Remember that ticks are successful parasites that can be difficult to kill. Even if you are using an effective tick control product, you should still check your dog daily for ticks and remove any as soon as you find them. You should never remove a tick with your fingers. Tweezers work well, but be sure to grasp the tick close to the head and pull gently to avoid leaving the mouthparts imbedded in the skin. There are also tick removal tools that are very easy to use. Avoid using lighter fluid, matches, or other products that may irritate the skin or cause other injuries to your dog. When in doubt, ask your veterinary care team for assistance removing the tick.

Why Are Ticks a Problem for Cats?
It may be tempting to dismiss the importance of ticks on cats, because cats are less likely to be diagnosed with Lyme disease and some of the other diseases that ticks transmit to people and dogs. However, there are still reasons to be concerned about your cat coming into contact with ticks.

If a cat is heavily infested with ticks, the parasites can drink enough blood to cause anemia (severe blood loss). Additionally, if your cat brings ticks into the house, your family members could be exposed to Lyme disease and other diseases that ticks can transmit if they bite people. Ticks can transmit a disease called cytauxzoonosis (pronounced sight-oh-zo-uh-nosis) to cats.

This disease causes serious illness and even death in infected cats. Cytauxzoonosis is actually caused by two parasites. The first parasite, an infected tick, bites a cat and transmits the second parasite, a single-celled parasite called Cytauxzoon felis, to the cat. Once infected with Cytauxzoon felis, the cat may develop severe clinical signs, including:

  • High fever
  • Lethargy (tiredness)
  • Appetite loss

The infection progresses very quickly (over a period of days) and many infected cats die from this disease.

Less commonly, cats can also contract tularemia from tick bites. Signs of this disease include:

  • Loss of appetite
  • Oral ulcers
  • Fever
  • Enlarged lymph nodes
  • Painful abdomen

Humans can become infected with tularemia if they are bitten or scratched by a cat with the disease.

There is a popular myth that cats groom themselves so frequently and thoroughly that they remove all of their ticks. However, ticks can attach to the face, ears, and other areas that are difficult for cats to groom. This means that even a cat that grooms meticulously can still have a problem with ticks.

How Do Cats Get Ticks?
Despite a very popular myth, ticks don’t fall or jump out of trees onto a host. However, ticks can climb, and they tend to attach themselves to shrubs and blades of tall grass. They can also live in dens of rodents and other small mammals. One species of tick can even live indoors. When a host walks by and brushes against the grass or shrub where the tick is waiting, the tick climbs onto the host. Once on a new host, the tick eventually finds a location to attach and feed. Cats that roam or hunt rodents and small mammals are likely to be exposed to ticks, especially if they have access to wooded areas. However, even indoor cats can be exposed to ticks if dogs or humans bring ticks into the house.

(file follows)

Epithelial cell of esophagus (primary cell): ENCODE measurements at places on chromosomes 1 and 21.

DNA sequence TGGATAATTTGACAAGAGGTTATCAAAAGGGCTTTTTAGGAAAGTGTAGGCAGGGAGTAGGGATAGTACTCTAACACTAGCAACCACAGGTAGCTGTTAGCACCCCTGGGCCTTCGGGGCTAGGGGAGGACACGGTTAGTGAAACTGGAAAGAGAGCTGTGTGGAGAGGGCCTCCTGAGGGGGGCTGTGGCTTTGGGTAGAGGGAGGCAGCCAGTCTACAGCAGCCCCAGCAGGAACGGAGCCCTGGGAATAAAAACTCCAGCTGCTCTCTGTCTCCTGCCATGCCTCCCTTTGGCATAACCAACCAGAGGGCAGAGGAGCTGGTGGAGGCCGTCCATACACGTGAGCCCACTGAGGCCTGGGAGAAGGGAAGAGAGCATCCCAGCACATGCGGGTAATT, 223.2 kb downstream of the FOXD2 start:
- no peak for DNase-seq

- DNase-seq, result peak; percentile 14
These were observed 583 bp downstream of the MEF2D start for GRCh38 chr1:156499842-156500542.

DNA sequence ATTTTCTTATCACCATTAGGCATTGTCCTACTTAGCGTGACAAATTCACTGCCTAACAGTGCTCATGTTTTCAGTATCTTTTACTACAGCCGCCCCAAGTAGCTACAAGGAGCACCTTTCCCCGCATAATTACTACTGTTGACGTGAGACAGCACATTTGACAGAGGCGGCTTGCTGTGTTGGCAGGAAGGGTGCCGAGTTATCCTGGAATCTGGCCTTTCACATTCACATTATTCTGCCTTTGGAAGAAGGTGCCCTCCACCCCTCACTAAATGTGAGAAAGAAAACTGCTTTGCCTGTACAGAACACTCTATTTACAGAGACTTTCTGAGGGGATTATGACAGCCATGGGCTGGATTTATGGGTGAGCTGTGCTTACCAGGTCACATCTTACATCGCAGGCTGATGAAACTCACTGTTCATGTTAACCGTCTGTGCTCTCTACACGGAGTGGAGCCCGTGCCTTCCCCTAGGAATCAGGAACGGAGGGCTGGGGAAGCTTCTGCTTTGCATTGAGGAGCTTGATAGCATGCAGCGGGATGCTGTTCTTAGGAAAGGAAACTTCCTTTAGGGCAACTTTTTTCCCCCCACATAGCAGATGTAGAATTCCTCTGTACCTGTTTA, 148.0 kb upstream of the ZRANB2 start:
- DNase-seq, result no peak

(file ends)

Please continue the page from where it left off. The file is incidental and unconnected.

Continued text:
How Can I Protect My Cat From Ticks?
Keeping your cat indoors can reduce the risk of exposure to ticks. If you have other pets that go outside and can bring ticks into the house, use an effective form of tick control and check them daily for ticks. If your cat must go outside, limiting exposure to wooded areas, tall grass, and other tick habitats is a good idea. However, this can be difficult if the cat roams freely and has access to these areas.

Safe and effective tick-control products can be used on cats to help protect them from ticks. There are many options, so ask your veterinarian about the best choice for your cat.

Remember that ticks are successful parasites that can be difficult to kill. Even if you are using an effective tick control product, you should still check your cat daily for ticks and remove any as soon as you find them. You should never remove a tick with your fingers. Tweezers work well, but be sure to grasp the tick close to the head and pull gently to avoid leaving the mouthparts imbedded in the skin. There are also tick removal tools that are very easy to use. Avoid using lighter fluid, matches, or other products that may irritate the skin or cause other injuries to your cat. When in doubt, ask your veterinary care team for assistance removing the tick.

Hunting, Hiking and Heartworm

By Stacey Oke, DVM, MSc

Although heartworm prevention techniques, including mosquito avoidance and drugs that kill heartworm larvae, have been recommended for years, the number of dogs diagnosed with heartworm continues to increase. One factor that contributes to the persistence of this preventable disease is “prophylactic failure,” which means that animals develop the disease even though they received a prophylactic drug to prevent heartworm for at least 1 year or season.

Other Insect-Borne Diseases to ConsiderAccording to the Canine Vector-Borne Diseases website (www.cvbd.org), insects are a growing concern. Other insects, such as fleas and ticks, spread diseases like tapeworm and Lyme disease, respectively. Discuss ways to “Fight the Bite” with your veterinarian and ensure your pet is adequately protected.